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- Last updated: 17/03/2017
Whilst the Americans can’t get enough of .410s, over the years the UK popularity of what can also be referred to as the 36-bore has waxed and waned. For far too long it was regarded almost exclusively as the ‘starter gauge’, which meant it was nothing more than a child’s shotgun, the one junior took his or her first steps with, more often than not an unloved and aged single-barrel affair. However, in the right pair of hands the .410 is as effective as any shotgun, whilst the advent of new ammo also means the killing power of the .410 now transcends most shooter’s expectations.
Now, whilst there’s now quite a plentiful selection of .410s on the market, most of them well-priced and the bulk of them originating from Turkey, irrespective of the name they display. But it’s more or less safe to say that it’s the Turkish manufacturer Yildiz, in conjunction with UK importer Entwistle Guns, that the popularity of the .410 has once again reached significant levels. And when I say popular, Entwistle guns have in many ways created a rod for their own back; since they regularly struggle to keep up with demand, as soon as these fantastic little shotguns have been placed in stock, they’ve gone again. And when you’ve shot with one, you’ll understand as to why.
Complete with a set of flush-fit choke tubes, although you’ll probably keep the restrictions as tight as possible, the .410 is ready to go the moment you’ve assembled it. Buyers have the option of 26-, 28- or 30-inch barrels, the longest option here on test. Finished in matte black, with a low stanchion 7mm vented top rib and small brass bead, the mid-rib is semivented towards the muzzles and solid to the rear, both nicely finished tubes culminating in three-inch monobloc chambers with extractors or ejectors should you so wish.
Fitting neatly into an alloy over-under mechanical boxlock action, a small plate is screwed to the action face allowing easy access to the firing pins and basic lubrication. The exterior surfaces are ornamented with basic games scenes of partridge and scrollwork, along with a spaniel underneath. There’s also a broad polished trigger guard and an elongated top-tang with a short throw top-lever and a broad automatic safety. Where this diminutive shotgun comes into its own is the furniture, the semi-oiled slender Schnabel forend, slim grip and game stock besides being neatly chequered should suit most shooters, the gentle cast meaning it’s as near ambidextrous as it gets. All that remains is the chequered plastic buttplate that rounds off the carefully profiled Stock.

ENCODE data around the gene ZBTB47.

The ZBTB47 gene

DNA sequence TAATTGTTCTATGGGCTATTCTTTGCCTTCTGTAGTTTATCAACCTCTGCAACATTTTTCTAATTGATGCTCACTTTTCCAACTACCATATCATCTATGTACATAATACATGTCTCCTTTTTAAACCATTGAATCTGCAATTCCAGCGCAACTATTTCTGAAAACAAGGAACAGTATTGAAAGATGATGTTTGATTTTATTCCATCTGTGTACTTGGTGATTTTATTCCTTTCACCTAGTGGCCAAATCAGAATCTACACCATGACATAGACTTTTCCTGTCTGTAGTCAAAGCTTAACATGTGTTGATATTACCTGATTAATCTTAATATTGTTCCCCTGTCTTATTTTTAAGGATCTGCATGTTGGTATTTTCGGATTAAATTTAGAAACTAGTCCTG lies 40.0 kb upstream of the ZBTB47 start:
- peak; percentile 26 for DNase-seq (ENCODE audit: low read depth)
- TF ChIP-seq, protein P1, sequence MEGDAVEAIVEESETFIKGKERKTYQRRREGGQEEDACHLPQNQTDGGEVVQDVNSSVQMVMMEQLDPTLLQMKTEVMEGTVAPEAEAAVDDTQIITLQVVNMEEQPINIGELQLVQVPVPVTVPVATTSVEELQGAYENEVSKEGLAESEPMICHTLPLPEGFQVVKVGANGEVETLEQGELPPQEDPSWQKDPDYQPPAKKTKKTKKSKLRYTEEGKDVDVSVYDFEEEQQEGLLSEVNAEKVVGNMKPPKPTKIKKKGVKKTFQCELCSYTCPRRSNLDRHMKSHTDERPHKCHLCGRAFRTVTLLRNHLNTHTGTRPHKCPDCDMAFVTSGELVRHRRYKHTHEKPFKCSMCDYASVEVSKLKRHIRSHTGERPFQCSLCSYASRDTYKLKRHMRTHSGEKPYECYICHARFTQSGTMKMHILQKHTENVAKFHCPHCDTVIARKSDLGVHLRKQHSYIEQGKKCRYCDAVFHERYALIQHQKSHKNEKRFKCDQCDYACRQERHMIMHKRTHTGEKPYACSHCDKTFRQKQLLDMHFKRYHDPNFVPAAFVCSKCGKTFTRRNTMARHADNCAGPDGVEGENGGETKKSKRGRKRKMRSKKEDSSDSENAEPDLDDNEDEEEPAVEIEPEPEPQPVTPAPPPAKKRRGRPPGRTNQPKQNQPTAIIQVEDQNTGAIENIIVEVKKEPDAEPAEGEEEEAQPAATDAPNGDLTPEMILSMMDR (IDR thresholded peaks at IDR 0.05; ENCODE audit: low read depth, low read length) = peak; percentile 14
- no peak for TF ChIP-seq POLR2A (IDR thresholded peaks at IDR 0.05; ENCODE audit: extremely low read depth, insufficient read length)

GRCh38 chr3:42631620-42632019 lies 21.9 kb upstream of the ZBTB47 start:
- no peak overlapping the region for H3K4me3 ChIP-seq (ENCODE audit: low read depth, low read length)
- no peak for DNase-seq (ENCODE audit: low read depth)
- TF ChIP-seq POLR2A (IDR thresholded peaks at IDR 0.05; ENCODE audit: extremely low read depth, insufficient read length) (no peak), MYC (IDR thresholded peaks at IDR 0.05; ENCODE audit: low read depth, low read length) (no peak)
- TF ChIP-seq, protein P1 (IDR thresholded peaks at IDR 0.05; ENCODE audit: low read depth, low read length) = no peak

Dimensionally, the Yildiz .410 boasts as near to universal measurements as it’s possible to get. Weighing in at 6lbs 2oz, with a balance point one-inch in front of the hinges, the overall length of the 30-inch barrelled .410 is 46¾-inches with a length and weight of pull measuring 14-inches and tad heavy 7lbs 2oz. With use, the trigger will lighten, or a decent gunsmith will be able to ease the weight, if only by half a pound or so. But as it is, the weight is more than acceptable for a game gun.
Testing the Yildiz .410 also gave me the opportunity to try the new three-inch 18g Cheddite Calibro .410, complete with the cork wadding. Incredibly smooth to shoot, it’s ammunition such as these cartridges that have rejuvenated the attractiveness of the .410, by giving the smallest of the sub-gauges genuine hitting power.
Leaving the chokes as they left the factory at ¾ and ½ and walking onto Malmo Gun’s private clay layout, the effectiveness of the Yildiz and the Cheddite shells was immediately apparent. The gun mounts effortlessly and swings with ease, whilst the flatshooting attitude gives this gun almost rifle like qualities. If you have to keep one thing in mind, it’s the fact that this little Yildiz moves so easily you have to be aware of the muzzles getting too far ahead of their intended target.
The stock’s shape and dimensions are remarkably comfortable, whilst the almost willowy grip and forend allow the shooter to keep the .410 fluid, the gun’s ability to accelerate and decelerate whilst changing direction at the shooter’s will a joy. And when loaded up with quality three-inch cartridges, filled with 7½s, you’ll be genuinely surprised as to how the gun lifts long distance out of the sky, the clays not just breaking but shattering.
At £625 as tested, this little Yildiz is a gift that’ll keep on giving or if you insist, £825 with the ejectors fitted. Personally, when it comes to .410s I prefer non-ejectors, since pulling the empties out and stuffing them into your pocket is all part of the pleasure of shooting with one. Equally, I’d personally recommend the 30-inch version as tested, the longer barrels slowing things down just a little bit. As a dedicated shotgun for vermin or a lightweight partner to accompany you around the hedgerows or small woodlands, you’ll struggle to find a better, more efficient friend.
This little Yildiz is a nice-looking shotgun, is well-built and finished and in non-ejector guise great value for money. And should son or daughter want one, there’s also a junior model with a 13- inch stock and 26-inch tubes. But if you are buying a Yildiz .410 for one of your children or maybe your wife, er towards the full sized stock, since you’ll be able to borrow it, if only to ensure that you made the right choice. And I guarantee this will be one .410 that doesn’t end up stuffed away in the back of your cabinet. You’ll also be quick to understand why these shotguns and the .410 gauge are once again becoming as popular as they are.
With thanks to Malmo Guns, (www.malmoguns. com), for the provision of the 18g Cheddite Calibro .410 three-inch cartridges and use of their private layout.
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kneeque01 Jul 2020 at 01:46 AM